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@Smitty114 , what part of the country are you in?
Atlanta GA
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Old 03-02-2021, 05:35 PM #11
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I don't buy the "can't figure it out" diagnosis. Any good car audio/car alarm shop should be able to figure this out for you in 1 day. It is possible that the actual starter motor or relay has a short in it, making checking fuses useless.

It is not possible to fail to diagnose something like this if one has access to all the wiring and fuses.

All that has to happen is to hook up a meter to between the positive cable and the battery and start removing things that connect to the positive wire. When a thing is removed that causes the current flowing through the meter to drop, you found the problem. That is the whole thing, there are no other steps.
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Old 03-02-2021, 07:35 PM #12
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I don't buy the "can't figure it out" diagnosis. Any good car audio/car alarm shop should be able to figure this out for you in 1 day. It is possible that the actual starter motor or relay has a short in it, making checking fuses useless.

It is not possible to fail to diagnose something like this if one has access to all the wiring and fuses.

All that has to happen is to hook up a meter to between the positive cable and the battery and start removing things that connect to the positive wire. When a thing is removed that causes the current flowing through the meter to drop, you found the problem. That is the whole thing, there are no other steps.
Pretty much what I was thinking. Draining a battery in 48 hrs is a large draw, between using a ammeter and a thermal imaging camera it should be easy peasy to lock it down and diagnose to the module it in a few hours.

Especially if the battery is fully charged and the vehicle is cold (un-run). You're taking about a 2~3 amp hour draw to flatten a battery that quickly.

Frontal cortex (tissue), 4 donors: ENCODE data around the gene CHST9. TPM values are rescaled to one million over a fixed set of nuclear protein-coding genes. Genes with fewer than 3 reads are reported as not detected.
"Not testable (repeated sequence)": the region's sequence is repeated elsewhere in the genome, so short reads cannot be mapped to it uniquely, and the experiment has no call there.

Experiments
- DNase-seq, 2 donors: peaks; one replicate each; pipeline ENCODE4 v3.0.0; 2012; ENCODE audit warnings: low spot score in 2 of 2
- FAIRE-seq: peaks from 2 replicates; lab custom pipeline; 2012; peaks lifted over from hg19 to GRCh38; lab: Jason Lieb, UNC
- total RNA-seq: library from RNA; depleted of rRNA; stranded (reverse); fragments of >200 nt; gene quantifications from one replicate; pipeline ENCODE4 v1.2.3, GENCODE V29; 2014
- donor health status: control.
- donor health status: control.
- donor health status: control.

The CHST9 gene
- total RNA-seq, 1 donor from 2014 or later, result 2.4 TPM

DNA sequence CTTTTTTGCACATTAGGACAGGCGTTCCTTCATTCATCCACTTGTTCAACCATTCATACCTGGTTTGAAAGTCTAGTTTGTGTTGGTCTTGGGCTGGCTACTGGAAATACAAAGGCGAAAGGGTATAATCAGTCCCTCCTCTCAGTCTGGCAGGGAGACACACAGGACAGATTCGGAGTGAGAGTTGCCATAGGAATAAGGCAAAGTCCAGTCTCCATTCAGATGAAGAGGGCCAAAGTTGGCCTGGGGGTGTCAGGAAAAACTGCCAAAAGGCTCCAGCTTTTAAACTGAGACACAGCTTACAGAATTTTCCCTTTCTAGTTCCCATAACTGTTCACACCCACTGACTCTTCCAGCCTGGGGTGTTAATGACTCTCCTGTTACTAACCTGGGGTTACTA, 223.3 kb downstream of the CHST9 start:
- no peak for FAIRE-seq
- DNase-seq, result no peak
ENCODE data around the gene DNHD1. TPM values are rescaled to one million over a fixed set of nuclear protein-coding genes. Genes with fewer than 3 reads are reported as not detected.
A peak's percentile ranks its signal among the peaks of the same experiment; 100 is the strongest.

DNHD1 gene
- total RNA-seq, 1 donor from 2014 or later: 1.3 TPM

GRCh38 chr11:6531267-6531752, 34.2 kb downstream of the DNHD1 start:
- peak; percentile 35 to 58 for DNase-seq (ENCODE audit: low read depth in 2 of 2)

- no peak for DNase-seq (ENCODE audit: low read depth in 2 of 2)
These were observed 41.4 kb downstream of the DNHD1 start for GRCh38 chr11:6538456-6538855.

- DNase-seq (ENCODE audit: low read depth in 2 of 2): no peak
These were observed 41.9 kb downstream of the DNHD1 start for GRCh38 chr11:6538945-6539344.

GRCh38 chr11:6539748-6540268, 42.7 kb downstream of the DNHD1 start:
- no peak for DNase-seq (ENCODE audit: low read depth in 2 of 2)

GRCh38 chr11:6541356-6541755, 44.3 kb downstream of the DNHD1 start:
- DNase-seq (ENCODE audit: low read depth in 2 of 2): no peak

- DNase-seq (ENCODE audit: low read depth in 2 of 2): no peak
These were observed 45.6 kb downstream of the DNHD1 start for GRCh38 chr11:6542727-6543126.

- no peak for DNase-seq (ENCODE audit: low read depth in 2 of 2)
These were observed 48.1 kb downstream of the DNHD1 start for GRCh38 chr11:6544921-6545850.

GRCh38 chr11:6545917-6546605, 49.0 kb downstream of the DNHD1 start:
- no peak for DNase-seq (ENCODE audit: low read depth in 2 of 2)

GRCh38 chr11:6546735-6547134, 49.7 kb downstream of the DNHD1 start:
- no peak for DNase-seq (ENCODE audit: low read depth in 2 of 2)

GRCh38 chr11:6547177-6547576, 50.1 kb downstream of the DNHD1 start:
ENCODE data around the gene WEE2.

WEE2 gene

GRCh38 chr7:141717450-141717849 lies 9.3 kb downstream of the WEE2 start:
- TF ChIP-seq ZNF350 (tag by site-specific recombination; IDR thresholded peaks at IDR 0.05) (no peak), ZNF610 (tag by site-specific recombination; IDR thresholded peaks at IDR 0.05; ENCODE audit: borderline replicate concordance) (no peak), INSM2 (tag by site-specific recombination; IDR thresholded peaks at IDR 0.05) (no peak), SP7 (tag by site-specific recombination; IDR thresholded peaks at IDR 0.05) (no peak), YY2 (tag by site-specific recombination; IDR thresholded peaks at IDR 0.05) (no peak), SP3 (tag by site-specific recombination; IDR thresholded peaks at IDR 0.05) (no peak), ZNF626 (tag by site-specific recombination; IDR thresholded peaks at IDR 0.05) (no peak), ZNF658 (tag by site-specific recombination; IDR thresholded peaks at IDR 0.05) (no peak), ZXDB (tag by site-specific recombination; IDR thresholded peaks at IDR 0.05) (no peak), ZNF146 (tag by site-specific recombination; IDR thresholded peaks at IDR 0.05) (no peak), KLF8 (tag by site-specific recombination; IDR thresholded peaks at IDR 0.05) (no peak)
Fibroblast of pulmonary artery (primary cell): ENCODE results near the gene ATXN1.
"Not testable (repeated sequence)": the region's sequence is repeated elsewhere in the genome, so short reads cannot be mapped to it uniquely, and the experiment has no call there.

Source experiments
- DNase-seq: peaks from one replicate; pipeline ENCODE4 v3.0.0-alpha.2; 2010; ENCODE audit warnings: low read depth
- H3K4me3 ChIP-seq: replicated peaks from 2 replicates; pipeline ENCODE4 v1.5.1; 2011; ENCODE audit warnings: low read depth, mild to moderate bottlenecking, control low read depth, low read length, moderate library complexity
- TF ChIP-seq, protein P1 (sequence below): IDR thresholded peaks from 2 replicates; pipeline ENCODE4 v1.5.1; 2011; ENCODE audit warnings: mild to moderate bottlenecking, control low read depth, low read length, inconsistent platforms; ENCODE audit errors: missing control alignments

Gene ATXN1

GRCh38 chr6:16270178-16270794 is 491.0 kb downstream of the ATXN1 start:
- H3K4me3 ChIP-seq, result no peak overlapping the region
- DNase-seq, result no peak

@Smitty114 , if you were local I was going to offer you my help, but you're 14 hours away. It is solvable, you need a specialist. They are out there.
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Old 03-03-2021, 01:48 AM #13
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I don't buy the "can't figure it out" diagnosis. Any good car audio/car alarm shop should be able to figure this out for you in 1 day. It is possible that the actual starter motor or relay has a short in it, making checking fuses useless.

It is not possible to fail to diagnose something like this if one has access to all the wiring and fuses.

All that has to happen is to hook up a meter to between the positive cable and the battery and start removing things that connect to the positive wire. When a thing is removed that causes the current flowing through the meter to drop, you found the problem. That is the whole thing, there are no other steps.
You'd be surprised on a modern vehicle, you could have a module that intermittently pops on and off and pulls just 100milliamps extra and kills the battery over-time. Not to mention your attempts to diagnose it "reset" the module and so it behaves during your testing.

I currently have a 2021 Highlander HV that sat on the lot since Oct, the battery died and the ECM is fried. Not sure if the draw killed the battery or the ECM killed it, won't know until I have a new ECM to test with (which we have no idea when it will come it at this point...)

~

That being said, back to the OP's dilemma , get yourself a decent DMM and an Amp Clamp; or if you trust your skills you can do a direct inline measurement. You're going to want a good reliable copy of the EWD and the power flow of the vehicle to start with. Toyota has done some odd wiring choices through out the years (I had one Avalon that was killing the battery because there was a short in the driver's power lumbar adjustment, that apparently is fed directly through one of the main ABS fuses for some reason so it bypassed a lot of interior circuits and you really had to hunt for it in the EWD. I also had a 3rd Gen 4Runner that had a draw because an interior bulb shorted and didn't light up but drew a quarter amp.)

My guess is that you have something not going to sleep or some odd electrical gremlin in a circuit that is not switched by the ignition circuit.
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Old 03-03-2021, 10:52 AM #14
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Verify your door switches are working e.g. with all doors closed and you click LOCK on your key fob, does it beep once and lock?

I've seen vehicles where a door switch fails, and module(s) on the bus don't go into sleep mode which causes increased parasitic draw.
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Old 03-03-2021, 05:40 PM #15
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I should note after about 30-min or so you want to see less than 50milliamp draw, anything more is indicative of a parasitic draw that's unacceptable.